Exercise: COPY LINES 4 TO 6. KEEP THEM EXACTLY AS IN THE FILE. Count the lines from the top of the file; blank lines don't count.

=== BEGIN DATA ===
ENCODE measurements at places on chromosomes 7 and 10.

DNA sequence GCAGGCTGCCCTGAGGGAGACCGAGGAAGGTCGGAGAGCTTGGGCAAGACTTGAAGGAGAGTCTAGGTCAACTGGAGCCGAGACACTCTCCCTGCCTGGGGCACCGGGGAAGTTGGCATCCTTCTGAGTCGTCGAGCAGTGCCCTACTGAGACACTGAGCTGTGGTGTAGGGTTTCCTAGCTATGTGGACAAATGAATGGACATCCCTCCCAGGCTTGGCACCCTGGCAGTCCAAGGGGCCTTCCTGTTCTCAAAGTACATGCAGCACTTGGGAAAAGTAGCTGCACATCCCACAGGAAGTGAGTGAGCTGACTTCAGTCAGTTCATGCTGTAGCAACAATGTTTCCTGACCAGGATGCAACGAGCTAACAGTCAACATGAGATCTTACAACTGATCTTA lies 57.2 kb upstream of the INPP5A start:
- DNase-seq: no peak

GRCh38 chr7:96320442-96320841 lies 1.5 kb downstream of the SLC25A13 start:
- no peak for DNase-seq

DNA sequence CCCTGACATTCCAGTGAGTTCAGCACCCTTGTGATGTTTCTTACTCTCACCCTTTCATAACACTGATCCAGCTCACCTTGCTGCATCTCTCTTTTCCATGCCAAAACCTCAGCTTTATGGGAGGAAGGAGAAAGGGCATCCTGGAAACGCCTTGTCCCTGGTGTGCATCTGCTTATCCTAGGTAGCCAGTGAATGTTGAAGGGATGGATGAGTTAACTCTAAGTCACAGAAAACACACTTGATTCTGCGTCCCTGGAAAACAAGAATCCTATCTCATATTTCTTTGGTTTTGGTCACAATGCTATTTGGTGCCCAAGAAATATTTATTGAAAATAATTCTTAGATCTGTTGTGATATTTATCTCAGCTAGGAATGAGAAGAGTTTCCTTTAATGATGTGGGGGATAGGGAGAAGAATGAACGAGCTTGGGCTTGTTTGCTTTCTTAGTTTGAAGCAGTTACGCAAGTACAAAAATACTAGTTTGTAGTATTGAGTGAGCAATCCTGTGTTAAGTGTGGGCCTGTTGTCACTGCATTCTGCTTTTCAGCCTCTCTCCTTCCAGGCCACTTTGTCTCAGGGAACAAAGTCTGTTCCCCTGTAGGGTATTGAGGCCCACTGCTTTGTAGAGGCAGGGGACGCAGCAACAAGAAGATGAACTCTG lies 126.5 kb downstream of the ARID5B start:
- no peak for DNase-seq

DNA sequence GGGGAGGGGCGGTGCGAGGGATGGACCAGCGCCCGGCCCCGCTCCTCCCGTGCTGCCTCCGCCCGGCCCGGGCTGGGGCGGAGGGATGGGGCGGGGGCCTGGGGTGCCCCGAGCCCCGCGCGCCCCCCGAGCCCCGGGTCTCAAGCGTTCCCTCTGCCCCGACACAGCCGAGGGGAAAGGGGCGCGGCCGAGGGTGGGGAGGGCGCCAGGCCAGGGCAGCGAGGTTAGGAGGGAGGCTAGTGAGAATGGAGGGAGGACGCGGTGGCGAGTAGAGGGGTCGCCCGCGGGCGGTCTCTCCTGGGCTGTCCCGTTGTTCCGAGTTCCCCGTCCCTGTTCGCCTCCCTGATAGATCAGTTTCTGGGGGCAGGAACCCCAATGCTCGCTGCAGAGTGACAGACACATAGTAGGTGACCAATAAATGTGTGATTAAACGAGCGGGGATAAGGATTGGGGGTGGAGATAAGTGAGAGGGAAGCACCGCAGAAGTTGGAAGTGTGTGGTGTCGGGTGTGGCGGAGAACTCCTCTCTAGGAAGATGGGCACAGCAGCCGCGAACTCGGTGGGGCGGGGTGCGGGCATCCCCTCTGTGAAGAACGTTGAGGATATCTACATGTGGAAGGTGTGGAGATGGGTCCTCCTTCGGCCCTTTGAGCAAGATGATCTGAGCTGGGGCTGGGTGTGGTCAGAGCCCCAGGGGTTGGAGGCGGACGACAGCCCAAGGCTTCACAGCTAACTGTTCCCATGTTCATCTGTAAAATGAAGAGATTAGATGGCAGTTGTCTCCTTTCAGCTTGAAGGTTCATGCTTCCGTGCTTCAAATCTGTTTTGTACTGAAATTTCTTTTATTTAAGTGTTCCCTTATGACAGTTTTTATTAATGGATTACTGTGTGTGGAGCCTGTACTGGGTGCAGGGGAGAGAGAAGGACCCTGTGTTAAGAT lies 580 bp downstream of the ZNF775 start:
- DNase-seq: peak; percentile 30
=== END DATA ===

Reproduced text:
GRCh38 chr7:96320442-96320841 lies 1.5 kb downstream of the SLC25A13 start:
- no peak for DNase-seq

DNA sequence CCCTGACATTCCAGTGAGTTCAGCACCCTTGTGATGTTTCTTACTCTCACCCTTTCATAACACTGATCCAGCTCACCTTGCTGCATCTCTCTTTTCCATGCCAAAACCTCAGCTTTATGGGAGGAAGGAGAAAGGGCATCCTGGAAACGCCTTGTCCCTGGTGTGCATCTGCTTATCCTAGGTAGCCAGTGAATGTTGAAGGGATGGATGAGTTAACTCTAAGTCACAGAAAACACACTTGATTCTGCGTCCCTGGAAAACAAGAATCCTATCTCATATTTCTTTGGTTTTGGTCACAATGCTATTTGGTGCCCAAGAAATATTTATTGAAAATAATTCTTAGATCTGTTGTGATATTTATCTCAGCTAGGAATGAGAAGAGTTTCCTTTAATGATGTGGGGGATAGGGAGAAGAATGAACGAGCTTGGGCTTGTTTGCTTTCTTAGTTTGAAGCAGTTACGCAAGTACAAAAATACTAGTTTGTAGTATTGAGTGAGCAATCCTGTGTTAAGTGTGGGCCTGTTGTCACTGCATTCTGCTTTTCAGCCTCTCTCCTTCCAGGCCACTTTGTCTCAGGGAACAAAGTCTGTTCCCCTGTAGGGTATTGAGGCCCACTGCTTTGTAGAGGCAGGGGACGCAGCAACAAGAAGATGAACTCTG lies 126.5 kb downstream of the ARID5B start: